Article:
Sea level rise is an issue that is receiving spirited debate across all levels of the community, government and also the scientific community. Council does not have the expertise to analyse the complex issues associated with sea level rise and relies on State and Federal Governments to provide professional investigation, advice and direction on the projected sea level rise increases to assist in land use planning.
The NSW State Government released the NSW Sea Level Rise Policy Statement in October 2009. This document states “The best national and international projections of sea level rise along the NSW coast are for 40 cm by 2050 and 90 cm by 2100”. Figures stated in the NSW Sea Level Rise Policy Statement are based on the best available scientific and specialist information and as such Council has adopted the planning level for sea level rise of 0.9m by the year 2100.
While the NSW Sea Level Rise Policy Statement has not to date changed, the State Government has initiated a review. Council has been informed that the terms under which the review is being undertaken are as follows: “Current sea level rise benchmarks used to guide land use planning and infrastructure design in NSW are based on advice from both the Intergovernmental Panel on Climate Change (IPCC) and CSIRO. The NSW Government is committed to regularly reviewing these benchmarks to ensure that they are based on the most appropriate science.”
The O’Farrell Government is concerned about the impacts of projected sea level rise on coastal erosion and flooding in coastal areas. To address these issues, a Ministerial Taskforce has been established to ensure that NSW has the best plans, legislation and other arrangements in place to deal with coastal risk. Establishing this Taskforce is an important step in ensuring that NSW has the best arrangements in place to manage coastal erosion and other coastal hazards, both now and into the future. The Taskforce will also review the application of sea level rise planning benchmarks and the adequacy of the science informing these benchmarks and will report to the NSW Cabinet.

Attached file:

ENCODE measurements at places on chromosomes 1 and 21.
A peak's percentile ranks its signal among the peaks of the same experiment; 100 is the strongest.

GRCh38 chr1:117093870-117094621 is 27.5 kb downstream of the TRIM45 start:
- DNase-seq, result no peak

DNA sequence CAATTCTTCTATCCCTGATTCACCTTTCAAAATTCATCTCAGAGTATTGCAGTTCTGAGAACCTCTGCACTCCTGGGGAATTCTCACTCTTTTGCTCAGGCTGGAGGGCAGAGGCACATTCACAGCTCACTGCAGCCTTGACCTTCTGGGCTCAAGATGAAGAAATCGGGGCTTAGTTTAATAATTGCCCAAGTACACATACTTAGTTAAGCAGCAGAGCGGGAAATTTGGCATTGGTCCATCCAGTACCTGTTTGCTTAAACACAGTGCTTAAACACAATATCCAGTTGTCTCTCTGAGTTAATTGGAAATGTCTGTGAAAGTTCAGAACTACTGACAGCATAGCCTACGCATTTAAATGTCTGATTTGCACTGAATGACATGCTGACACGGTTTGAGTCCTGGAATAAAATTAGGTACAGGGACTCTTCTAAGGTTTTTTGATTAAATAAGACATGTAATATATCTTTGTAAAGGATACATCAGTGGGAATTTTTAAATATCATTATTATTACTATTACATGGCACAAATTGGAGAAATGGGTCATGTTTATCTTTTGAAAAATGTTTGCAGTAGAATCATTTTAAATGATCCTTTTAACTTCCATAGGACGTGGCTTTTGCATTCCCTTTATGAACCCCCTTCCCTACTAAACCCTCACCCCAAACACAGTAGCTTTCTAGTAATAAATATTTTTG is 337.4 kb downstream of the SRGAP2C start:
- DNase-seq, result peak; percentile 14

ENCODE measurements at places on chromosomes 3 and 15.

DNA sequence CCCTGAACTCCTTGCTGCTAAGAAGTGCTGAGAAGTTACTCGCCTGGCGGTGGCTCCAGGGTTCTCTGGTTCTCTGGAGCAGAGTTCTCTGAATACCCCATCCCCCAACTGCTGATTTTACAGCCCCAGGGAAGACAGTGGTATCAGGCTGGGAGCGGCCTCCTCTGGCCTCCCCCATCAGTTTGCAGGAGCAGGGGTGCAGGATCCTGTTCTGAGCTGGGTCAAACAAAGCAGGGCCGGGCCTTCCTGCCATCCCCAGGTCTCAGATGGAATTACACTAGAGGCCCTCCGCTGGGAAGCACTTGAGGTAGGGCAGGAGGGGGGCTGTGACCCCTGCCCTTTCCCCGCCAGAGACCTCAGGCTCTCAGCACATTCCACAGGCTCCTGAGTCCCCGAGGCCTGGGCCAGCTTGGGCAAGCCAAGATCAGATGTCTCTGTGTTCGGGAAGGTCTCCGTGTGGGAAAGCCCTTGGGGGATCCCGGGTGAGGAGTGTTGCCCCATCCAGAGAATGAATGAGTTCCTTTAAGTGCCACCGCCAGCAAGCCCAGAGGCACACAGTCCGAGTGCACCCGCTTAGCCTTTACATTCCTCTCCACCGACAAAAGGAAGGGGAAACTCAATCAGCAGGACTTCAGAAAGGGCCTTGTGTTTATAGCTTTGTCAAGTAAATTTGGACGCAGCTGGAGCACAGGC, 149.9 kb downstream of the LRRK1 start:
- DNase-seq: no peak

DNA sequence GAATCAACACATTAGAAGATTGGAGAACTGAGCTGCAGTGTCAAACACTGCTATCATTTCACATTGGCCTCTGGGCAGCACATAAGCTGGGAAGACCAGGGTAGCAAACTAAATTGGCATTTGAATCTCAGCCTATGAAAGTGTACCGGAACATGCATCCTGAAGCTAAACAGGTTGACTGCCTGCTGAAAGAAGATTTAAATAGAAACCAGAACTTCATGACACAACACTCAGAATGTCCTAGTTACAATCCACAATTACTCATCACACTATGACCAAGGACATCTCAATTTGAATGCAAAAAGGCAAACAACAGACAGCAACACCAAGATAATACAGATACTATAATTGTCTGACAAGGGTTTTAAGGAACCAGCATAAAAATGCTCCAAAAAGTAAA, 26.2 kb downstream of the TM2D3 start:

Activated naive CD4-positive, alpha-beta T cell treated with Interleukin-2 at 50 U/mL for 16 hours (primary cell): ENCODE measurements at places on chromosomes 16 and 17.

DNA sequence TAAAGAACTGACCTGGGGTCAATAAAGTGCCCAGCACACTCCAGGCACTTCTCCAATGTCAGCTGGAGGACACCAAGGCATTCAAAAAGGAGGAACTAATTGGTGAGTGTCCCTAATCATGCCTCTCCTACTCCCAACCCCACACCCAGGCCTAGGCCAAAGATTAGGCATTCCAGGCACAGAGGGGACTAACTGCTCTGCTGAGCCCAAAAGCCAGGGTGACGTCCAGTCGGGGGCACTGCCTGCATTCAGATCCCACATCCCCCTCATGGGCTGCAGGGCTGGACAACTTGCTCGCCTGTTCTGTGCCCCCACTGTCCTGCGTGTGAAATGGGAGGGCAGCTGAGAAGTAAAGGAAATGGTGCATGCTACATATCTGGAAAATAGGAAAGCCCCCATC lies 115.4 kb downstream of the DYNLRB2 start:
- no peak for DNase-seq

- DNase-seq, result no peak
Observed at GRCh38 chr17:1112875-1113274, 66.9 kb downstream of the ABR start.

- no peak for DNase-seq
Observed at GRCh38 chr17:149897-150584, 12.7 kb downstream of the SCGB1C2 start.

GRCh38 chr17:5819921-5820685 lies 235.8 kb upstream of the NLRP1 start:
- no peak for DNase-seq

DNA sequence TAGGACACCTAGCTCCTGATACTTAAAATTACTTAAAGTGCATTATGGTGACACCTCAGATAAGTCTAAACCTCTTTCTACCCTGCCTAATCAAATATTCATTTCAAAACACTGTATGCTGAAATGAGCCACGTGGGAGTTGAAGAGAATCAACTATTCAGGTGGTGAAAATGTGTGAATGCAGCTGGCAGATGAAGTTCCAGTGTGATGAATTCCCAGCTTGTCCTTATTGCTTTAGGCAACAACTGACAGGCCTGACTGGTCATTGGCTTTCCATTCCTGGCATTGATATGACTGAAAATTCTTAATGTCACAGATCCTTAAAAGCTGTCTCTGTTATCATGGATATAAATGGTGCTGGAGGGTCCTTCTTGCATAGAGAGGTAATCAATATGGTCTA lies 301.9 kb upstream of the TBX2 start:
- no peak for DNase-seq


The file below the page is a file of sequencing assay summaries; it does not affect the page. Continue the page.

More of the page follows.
Council is responsible for planning for future development in Gosford, for managing the natural environment and for the wellbeing of current and future residents. Planning and development decisions taken now will be “on the ground” in 50 to 100 years. This places a duty of care on Council to plan for the future based on the best available information.
The adopted rate for sea level rise allows Councillors, Council staff and the community to assess the potential risks associated with projected rise in sea level. It also enables Council to develop policies, carry out more detailed studies and make planning and development decisions that are suitable for the changing conditions.
Gosford City Council recognises that sea level rise is a global problem that will impact locally on the NSW coastline and will require action by all levels of Government, including Council, and also the community. As a result, Council would like to ensure the community is informed of Council’s current sea level rise policy and related strategies, and what they mean for property owners. The following webpage outlines the potential impacts of sea level rise, state government policy, Council’s planning level & current strategic planning, and information for property owners.
Vulnerability of the Gosford Local Government Area to Sea Level Rise
Rising sea levels will bring significant change to Australia’s coastal zone in the coming decades. Many coastal environments such as estuaries, beaches, low lying floodplains, lagoons and wetlands are closely linked to sea level. There is a lack of knowledge in many cases as to how these environments will respond to sea level rise but the risk of tidal inundation / flooding of low lying areas and the potential beach loss must be considered in the Council decision making.